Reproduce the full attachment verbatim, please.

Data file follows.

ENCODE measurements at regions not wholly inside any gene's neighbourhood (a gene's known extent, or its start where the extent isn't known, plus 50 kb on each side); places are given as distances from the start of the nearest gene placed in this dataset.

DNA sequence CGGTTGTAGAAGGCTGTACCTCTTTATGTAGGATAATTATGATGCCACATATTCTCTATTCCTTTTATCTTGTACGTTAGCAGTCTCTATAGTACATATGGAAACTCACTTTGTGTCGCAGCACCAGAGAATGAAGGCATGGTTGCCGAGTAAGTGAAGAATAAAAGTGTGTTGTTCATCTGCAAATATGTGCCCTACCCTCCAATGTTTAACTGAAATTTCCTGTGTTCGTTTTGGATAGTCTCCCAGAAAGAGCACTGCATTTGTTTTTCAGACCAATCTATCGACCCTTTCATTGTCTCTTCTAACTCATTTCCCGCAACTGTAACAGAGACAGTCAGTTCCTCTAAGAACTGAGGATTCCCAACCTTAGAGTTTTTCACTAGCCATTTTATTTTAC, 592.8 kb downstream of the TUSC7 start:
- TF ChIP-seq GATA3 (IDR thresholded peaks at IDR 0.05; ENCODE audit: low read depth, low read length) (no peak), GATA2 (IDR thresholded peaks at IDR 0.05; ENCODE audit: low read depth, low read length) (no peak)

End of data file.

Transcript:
ENCODE measurements at regions not wholly inside any gene's neighbourhood (a gene's known extent, or its start where the extent isn't known, plus 50 kb on each side); places are given as distances from the start of the nearest gene placed in this dataset.

DNA sequence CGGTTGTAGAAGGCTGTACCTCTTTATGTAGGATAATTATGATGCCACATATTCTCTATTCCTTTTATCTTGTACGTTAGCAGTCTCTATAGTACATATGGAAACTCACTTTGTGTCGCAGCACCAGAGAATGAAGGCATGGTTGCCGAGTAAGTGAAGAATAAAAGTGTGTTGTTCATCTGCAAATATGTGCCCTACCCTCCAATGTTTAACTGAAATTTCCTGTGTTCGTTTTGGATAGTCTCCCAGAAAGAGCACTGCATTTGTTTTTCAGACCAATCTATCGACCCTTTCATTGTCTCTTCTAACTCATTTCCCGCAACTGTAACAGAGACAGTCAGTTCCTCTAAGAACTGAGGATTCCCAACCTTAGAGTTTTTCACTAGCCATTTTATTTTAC, 592.8 kb downstream of the TUSC7 start:
- TF ChIP-seq GATA3 (IDR thresholded peaks at IDR 0.05; ENCODE audit: low read depth, low read length) (no peak), GATA2 (IDR thresholded peaks at IDR 0.05; ENCODE audit: low read depth, low read length) (no peak)